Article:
EV fires seem to be the flavour of the season. It started off with a few isolated cases, gained a lot of traction with the infamous Ola incident and then went to the next level with reports of container loads and showrooms full of EVs bursting into flames, all within the last month or so.
Seemingly spontaneous automobile fires are nothing new, and everyone from Italian exotics to mass market people movers have been victims at some point or the other. A close family friend experienced this about 10 years ago when their premium, petrol-powered Indian SUV burnt to a crisp on a highway journey and they were just able to escape with the clothes on their back. But EV fires are a different matter because lithium-ion battery packs carry a new set of risks.
So why are we suddenly seeing all these fires? It’s a simple matter of numbers, because, for the first time, EVs have reached a serious level of scale. 2020 was the first big year where the 1 lakh EV two-wheeler sales mark was breached, and that number more than doubled to 2.34 lakh units in 2021. Also, let’s not forget that this is the first year relatively free from pandemic fears and restrictions, which means all those EVs are now meeting their first Indian summer en masse.
By now, you’ve probably read all about why Li-ion batteries can be susceptible to overheating, where the internal temperature and pressure of the battery rises at a quicker rate then can be dissipated. Once one battery cell goes into ‘thermal runaway’, it produces enough heat to cause adjacent battery cells to also go into thermal runaway. This produces a dramatic fire that can be very hard to put out.
This battery pack overheating can be caused by numerous factors such as electrical shorting, overcharging, use of the wrong charger, poor chemistry, poor design or inadequate cooling. Ather Energy co-founder and CEO Tarun Mehta tells us that it mostly comes down to poor design and quality control.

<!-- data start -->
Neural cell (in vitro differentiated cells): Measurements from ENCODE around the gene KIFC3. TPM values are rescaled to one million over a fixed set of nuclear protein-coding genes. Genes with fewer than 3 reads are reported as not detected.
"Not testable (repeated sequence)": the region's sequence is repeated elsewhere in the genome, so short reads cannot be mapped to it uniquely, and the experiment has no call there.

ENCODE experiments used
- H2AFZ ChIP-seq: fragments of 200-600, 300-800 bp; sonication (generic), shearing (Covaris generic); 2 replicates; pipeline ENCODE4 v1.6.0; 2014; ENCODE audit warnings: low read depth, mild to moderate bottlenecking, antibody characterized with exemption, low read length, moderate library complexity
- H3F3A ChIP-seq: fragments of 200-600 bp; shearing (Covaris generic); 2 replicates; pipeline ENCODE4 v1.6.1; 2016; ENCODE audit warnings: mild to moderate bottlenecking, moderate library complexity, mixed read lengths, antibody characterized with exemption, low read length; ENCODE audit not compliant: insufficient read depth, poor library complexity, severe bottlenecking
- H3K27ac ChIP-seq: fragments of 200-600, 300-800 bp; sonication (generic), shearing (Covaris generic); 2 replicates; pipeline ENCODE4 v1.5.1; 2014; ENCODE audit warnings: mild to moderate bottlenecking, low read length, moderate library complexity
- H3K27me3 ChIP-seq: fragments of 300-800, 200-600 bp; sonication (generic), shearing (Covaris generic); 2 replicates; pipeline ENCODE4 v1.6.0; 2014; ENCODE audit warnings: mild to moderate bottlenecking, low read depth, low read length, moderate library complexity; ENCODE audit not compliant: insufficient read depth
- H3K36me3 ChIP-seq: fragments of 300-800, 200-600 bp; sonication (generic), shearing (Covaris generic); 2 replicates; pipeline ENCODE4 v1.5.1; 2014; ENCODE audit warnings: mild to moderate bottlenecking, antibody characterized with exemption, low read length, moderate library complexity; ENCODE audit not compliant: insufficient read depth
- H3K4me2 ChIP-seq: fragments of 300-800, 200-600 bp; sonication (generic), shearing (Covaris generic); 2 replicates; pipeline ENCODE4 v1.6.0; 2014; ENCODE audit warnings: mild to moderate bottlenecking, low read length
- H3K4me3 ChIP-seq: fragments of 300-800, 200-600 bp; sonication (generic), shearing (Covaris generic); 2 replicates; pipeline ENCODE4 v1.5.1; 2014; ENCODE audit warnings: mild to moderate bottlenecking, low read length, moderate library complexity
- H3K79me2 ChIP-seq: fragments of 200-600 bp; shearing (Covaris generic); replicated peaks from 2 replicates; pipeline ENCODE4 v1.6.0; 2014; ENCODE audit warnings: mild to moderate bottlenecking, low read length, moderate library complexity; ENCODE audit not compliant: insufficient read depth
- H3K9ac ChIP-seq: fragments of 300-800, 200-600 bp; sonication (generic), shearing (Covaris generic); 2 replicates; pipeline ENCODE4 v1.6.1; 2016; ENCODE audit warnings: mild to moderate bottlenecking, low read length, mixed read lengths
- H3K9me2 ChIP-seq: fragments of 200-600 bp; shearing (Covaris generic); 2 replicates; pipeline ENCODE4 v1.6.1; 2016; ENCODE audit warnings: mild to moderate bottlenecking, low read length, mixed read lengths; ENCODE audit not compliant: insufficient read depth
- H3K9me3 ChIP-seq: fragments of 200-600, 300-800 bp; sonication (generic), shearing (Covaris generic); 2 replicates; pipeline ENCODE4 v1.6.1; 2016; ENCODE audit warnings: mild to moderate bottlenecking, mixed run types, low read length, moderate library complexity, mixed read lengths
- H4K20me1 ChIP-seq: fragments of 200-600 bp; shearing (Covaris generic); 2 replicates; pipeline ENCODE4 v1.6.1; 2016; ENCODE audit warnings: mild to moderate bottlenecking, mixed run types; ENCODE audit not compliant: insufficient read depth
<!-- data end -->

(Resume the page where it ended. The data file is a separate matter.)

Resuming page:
Today’s Li-ion battery packs can have thousands of tiny welds to connect all the cells and a failure with even one can cause serious issues. This is where proper design and incredibly high levels of manufacturing quality control are essential. Mehta says that even six sigma levels of manufacturing efficiency, which allows a maximum of 3.4 defects per million would not be sufficient here.
In a market currently being flooded with cheap Chinese-sourced EVs, we’re bound to be seeing a whole lot more of this. Most of these low-cost EVs weren’t designed and tested for our brutal weather, they generally come with battery packs encased in cheap plastic (which doesn’t have the heat dissipation capability of aluminium) and some of them are still hand assembled, all of which, Mehta says, are significant issues.
Still, it’s not all doom and gloom and a technology transition as massive as this is bound to come with its, err, hiccups. The messy clutter of overnight players in the EV space will naturally clear itself in the next few years, especially when the juicy subsidies are taken away. Until then, don’t let this spate of fires put you off an EV if you’ve been thinking of it. Just take it as extra incentive to make sure you buy one from a reputable company with a proven track record.
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